"                                                              Index Cond: (id = ro.courier_id)"
    "                                                  ->  Hash  (cost=2.63..2.63 rows=1 width=10) (actual time=0.039..0.039 rows=1 loops=2)"
    "                                                        Buckets: 1024  Batches: 1  Memory Usage: 9kB"
    "                                                        ->  Index Scan using courier_pkey on courier c1  (cost=0.41..2.63 rows=1 width=10) (actual time=0.034..0.034 rows=1 loops=2)"
    "                                                              Index Cond: (id = '7b35cdab-b423-472a-bde1-d6699f6cefd3'::uuid)"
    "                                            ->  Index Only Scan using restaurant_pkey on restaurant r  (cost=0.27..0.89 rows=1 width=4) (never executed)"
    "                                                  Index Cond: (id = ro.restaurant_id)"
    "                                                  Heap Fetches: 0"
    "                                      ->  Function Scan on jsonb_array_elements jae  (cost=0.00..1.00 rows=100 width=32) (never executed)"
    "                                ->  Function Scan on jsonb_array_elements ji  (cost=0.01..1.00 rows=100 width=32) (never executed)"
    "                          ->  Bitmap Heap Scan on catalogue c  (cost=4.63..6.87 rows=2 width=4) (never executed)"
    "                                Recheck Cond: ((id = ((jae.value -> 'id'::text))::integer) OR (id = ((ji.value -> 'id'::text))::integer))"
    "                                ->  BitmapOr  (cost=4.63..4.63 rows=2 width=0) (never executed)"
    "                                      ->  Bitmap Index Scan on catalogue_pkey  (cost=0.00..0.97 rows=1 width=0) (never executed)"
    "                                            Index Cond: (id = ((jae.value -> 'id'::text))::integer)"
    "                                      ->  Bitmap Index Scan on catalogue_pkey  (cost=0.00..0.97 rows=1 width=0) (never executed)"
    "                                            Index Cond: (id = ((ji.value -> 'id'::text))::integer)"
    "Planning Time: 1.113 ms"
    "Execution Time: 45.588 ms"
    


  • It builds a bitmap of 51,540 items. This is then split (roughly) in half, one for each of two parallel process. The report of exact=28755 is apparently for only one of those processes. (If you disable parallel queries by set max_parallel_workers_per_gather TO 0, the resulting plan will be easier to understand. This is usually the first thing I do when looking into a query performance, unless parallelization is the very thing I'm trying to study. Whatever improvements I make will then usually translate back to parallel execution.)

    A bitmap is inherently in physical order. Sorting it is not a separate step from just creating it. PostgreSQL reads the blocks in that order, one by one. It is up to the operating system/file system to coalesce those individual reads into sequential reads if it decides to. In my experience, you have to be reading nearly every block before this kicks in to good effect. If you only read every fifth (stochastically) block you might as well be doing random reads. I can't tell from your data what fraction of the table 28755 blocks represents.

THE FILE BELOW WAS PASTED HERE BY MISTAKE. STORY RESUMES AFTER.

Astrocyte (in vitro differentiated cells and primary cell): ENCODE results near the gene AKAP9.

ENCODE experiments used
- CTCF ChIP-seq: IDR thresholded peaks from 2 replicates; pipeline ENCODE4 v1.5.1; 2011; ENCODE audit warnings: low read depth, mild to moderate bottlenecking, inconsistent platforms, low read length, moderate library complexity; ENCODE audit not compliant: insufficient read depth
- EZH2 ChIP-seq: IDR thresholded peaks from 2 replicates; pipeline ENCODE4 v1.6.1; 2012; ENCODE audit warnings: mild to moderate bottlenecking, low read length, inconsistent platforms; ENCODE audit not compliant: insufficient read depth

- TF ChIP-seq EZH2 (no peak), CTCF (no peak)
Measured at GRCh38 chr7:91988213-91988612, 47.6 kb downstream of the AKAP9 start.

Now, why a bitmap created during Bitmap index scan phase has so many keys? There is ro__status index that can indicate that there are only about 200 records with status 70 and 73

    Indexes in PostgreSQL do not inherently contain any visibility info. "ro__status" can't know which of those ctid are still visible, so all of them have to be stuffed into the bitmap. Then most of them are rejected at the heap scan stage as being invisible. (This is not explicitly reported, the way recheck and filter rejections are. You have to infer it by the difference between the bitmap size and the final row count. In the case of BitmapAnd and BitmapOr, you can't easily even do that as the bitmap size is not accurate).

    So that is the crux of the problem, you are visiting over 50,000 tuples just to find 195 live ones. Cleaning those dead tuples out of the index is one of the main jobs of vacuuming. So it is likely your table is not getting vacuumed enough. You can test this pretty simply, vacuum the table and see if that fixes the problem. If it does not, then you probably have long-held snapshots which are preventing vacuum from being effective, so go hunt those down.

    Btree indexes do have a "microvacuum" feature where a regular index scan kills an index tuple which it has discovered points to dead-to-all heap tuple. But bitmap index scans do not implement this, as they do not revisit the index after the initial consultation, so there is no good opportunity to kill the index tuple. The bitmap scans will benefit from this microvacuum, but will not perform the microvacuum themselves. This can lead to a perverse situation where the more bitmap scans are preferred over regular index scans, the more bloated the relevant part of the index becomes until the bitmap scans start performing worse. Increased vacuuming could fix this, but if you don't want to increase it any further then you could just discourage bitmaps generally. Increasing effective_cache_size is can be one way to do that (but only if you actually have the RAM to back up that increase).